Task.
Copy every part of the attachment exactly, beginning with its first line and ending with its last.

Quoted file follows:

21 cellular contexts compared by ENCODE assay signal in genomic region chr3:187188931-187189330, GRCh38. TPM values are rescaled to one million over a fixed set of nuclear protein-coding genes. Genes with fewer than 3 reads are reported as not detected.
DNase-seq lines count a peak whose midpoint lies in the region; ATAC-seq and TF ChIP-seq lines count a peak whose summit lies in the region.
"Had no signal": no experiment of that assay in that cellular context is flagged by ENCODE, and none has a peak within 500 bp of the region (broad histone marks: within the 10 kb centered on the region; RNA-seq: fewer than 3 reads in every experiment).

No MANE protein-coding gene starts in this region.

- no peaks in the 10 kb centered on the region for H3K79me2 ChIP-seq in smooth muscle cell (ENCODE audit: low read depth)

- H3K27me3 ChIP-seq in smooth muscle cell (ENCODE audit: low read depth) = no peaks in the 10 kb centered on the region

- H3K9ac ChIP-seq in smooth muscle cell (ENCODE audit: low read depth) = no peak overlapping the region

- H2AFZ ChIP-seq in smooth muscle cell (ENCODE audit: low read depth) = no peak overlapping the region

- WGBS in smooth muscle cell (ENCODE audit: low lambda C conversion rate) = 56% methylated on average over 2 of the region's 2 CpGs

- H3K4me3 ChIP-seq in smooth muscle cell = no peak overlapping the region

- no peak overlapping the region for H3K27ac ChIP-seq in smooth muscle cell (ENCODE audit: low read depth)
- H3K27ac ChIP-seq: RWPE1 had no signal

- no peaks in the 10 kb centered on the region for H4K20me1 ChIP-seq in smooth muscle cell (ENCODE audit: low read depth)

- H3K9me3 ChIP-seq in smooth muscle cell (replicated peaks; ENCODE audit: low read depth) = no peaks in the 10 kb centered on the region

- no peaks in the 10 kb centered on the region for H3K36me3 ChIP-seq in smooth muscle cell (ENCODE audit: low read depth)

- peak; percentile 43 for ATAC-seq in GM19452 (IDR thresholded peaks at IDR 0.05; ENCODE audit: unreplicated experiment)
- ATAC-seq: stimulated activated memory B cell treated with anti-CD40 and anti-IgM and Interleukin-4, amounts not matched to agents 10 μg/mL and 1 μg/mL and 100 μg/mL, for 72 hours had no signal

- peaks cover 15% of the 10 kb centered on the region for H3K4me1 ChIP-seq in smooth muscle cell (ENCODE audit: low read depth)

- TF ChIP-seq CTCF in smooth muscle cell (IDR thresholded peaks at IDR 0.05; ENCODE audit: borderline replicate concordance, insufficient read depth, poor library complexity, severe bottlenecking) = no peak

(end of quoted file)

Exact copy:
21 cellular contexts compared by ENCODE assay signal in genomic region chr3:187188931-187189330, GRCh38. TPM values are rescaled to one million over a fixed set of nuclear protein-coding genes. Genes with fewer than 3 reads are reported as not detected.
DNase-seq lines count a peak whose midpoint lies in the region; ATAC-seq and TF ChIP-seq lines count a peak whose summit lies in the region.
"Had no signal": no experiment of that assay in that cellular context is flagged by ENCODE, and none has a peak within 500 bp of the region (broad histone marks: within the 10 kb centered on the region; RNA-seq: fewer than 3 reads in every experiment).

No MANE protein-coding gene starts in this region.

- no peaks in the 10 kb centered on the region for H3K79me2 ChIP-seq in smooth muscle cell (ENCODE audit: low read depth)

- H3K27me3 ChIP-seq in smooth muscle cell (ENCODE audit: low read depth) = no peaks in the 10 kb centered on the region

- H3K9ac ChIP-seq in smooth muscle cell (ENCODE audit: low read depth) = no peak overlapping the region

- H2AFZ ChIP-seq in smooth muscle cell (ENCODE audit: low read depth) = no peak overlapping the region

- WGBS in smooth muscle cell (ENCODE audit: low lambda C conversion rate) = 56% methylated on average over 2 of the region's 2 CpGs

- H3K4me3 ChIP-seq in smooth muscle cell = no peak overlapping the region

- no peak overlapping the region for H3K27ac ChIP-seq in smooth muscle cell (ENCODE audit: low read depth)
- H3K27ac ChIP-seq: RWPE1 had no signal

- no peaks in the 10 kb centered on the region for H4K20me1 ChIP-seq in smooth muscle cell (ENCODE audit: low read depth)

- H3K9me3 ChIP-seq in smooth muscle cell (replicated peaks; ENCODE audit: low read depth) = no peaks in the 10 kb centered on the region

- no peaks in the 10 kb centered on the region for H3K36me3 ChIP-seq in smooth muscle cell (ENCODE audit: low read depth)

- peak; percentile 43 for ATAC-seq in GM19452 (IDR thresholded peaks at IDR 0.05; ENCODE audit: unreplicated experiment)
- ATAC-seq: stimulated activated memory B cell treated with anti-CD40 and anti-IgM and Interleukin-4, amounts not matched to agents 10 μg/mL and 1 μg/mL and 100 μg/mL, for 72 hours had no signal

- peaks cover 15% of the 10 kb centered on the region for H3K4me1 ChIP-seq in smooth muscle cell (ENCODE audit: low read depth)

- TF ChIP-seq CTCF in smooth muscle cell (IDR thresholded peaks at IDR 0.05; ENCODE audit: borderline replicate concordance, insufficient read depth, poor library complexity, severe bottlenecking) = no peak